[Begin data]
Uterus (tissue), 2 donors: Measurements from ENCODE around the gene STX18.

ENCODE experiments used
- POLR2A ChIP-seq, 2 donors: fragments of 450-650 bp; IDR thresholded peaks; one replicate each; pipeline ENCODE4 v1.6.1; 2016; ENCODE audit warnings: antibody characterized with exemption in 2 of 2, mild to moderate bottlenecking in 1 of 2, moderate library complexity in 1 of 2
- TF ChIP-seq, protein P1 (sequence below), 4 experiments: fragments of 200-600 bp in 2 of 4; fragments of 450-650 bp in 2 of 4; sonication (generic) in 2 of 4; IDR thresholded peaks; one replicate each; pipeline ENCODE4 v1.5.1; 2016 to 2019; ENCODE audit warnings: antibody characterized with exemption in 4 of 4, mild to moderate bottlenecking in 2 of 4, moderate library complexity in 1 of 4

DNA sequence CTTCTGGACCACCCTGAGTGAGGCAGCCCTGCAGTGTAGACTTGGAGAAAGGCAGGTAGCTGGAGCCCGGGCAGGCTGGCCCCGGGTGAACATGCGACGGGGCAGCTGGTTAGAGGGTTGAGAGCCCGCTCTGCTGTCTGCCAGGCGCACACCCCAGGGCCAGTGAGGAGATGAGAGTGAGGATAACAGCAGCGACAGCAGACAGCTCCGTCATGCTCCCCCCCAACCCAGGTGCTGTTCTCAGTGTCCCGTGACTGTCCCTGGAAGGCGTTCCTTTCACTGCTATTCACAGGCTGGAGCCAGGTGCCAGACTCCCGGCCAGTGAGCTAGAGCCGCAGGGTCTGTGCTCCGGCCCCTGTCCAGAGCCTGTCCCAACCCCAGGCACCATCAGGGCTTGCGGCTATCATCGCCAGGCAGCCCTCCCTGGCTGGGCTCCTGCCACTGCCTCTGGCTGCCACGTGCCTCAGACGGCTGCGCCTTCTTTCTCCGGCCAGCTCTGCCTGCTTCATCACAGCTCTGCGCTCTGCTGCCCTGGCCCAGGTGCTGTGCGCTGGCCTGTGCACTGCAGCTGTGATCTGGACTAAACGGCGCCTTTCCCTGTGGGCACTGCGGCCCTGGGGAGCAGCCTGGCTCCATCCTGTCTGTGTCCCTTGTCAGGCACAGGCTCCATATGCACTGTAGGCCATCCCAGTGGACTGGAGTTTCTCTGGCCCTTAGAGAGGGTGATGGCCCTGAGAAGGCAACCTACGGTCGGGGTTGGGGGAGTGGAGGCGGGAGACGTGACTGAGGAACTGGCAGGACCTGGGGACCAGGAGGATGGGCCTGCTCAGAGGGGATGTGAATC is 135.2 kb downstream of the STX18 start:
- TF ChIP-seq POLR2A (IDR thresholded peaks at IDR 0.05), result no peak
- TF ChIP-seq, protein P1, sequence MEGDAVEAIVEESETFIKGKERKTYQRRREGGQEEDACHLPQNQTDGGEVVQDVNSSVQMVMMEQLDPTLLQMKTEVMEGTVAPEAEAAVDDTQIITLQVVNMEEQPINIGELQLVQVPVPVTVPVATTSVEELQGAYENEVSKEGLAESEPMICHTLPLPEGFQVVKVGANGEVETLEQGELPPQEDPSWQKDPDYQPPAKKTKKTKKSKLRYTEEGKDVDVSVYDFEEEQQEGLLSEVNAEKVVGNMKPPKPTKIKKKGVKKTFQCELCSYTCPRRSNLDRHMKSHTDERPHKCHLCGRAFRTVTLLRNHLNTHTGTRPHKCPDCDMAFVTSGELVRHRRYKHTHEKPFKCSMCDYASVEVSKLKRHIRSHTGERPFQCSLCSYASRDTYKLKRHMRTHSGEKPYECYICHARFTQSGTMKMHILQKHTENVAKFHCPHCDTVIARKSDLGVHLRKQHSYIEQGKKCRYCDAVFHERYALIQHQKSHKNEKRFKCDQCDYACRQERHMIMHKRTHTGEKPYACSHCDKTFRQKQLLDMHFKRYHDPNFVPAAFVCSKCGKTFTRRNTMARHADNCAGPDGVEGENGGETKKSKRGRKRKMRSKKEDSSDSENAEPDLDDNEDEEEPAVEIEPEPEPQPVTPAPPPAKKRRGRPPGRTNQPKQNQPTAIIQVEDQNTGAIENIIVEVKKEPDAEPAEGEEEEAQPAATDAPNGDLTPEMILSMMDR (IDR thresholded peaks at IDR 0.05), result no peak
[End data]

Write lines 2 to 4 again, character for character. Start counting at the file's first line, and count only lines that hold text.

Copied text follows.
ENCODE experiments used
- POLR2A ChIP-seq, 2 donors: fragments of 450-650 bp; IDR thresholded peaks; one replicate each; pipeline ENCODE4 v1.6.1; 2016; ENCODE audit warnings: antibody characterized with exemption in 2 of 2, mild to moderate bottlenecking in 1 of 2, moderate library complexity in 1 of 2
- TF ChIP-seq, protein P1 (sequence below), 4 experiments: fragments of 200-600 bp in 2 of 4; fragments of 450-650 bp in 2 of 4; sonication (generic) in 2 of 4; IDR thresholded peaks; one replicate each; pipeline ENCODE4 v1.5.1; 2016 to 2019; ENCODE audit warnings: antibody characterized with exemption in 4 of 4, mild to moderate bottlenecking in 2 of 4, moderate library complexity in 1 of 4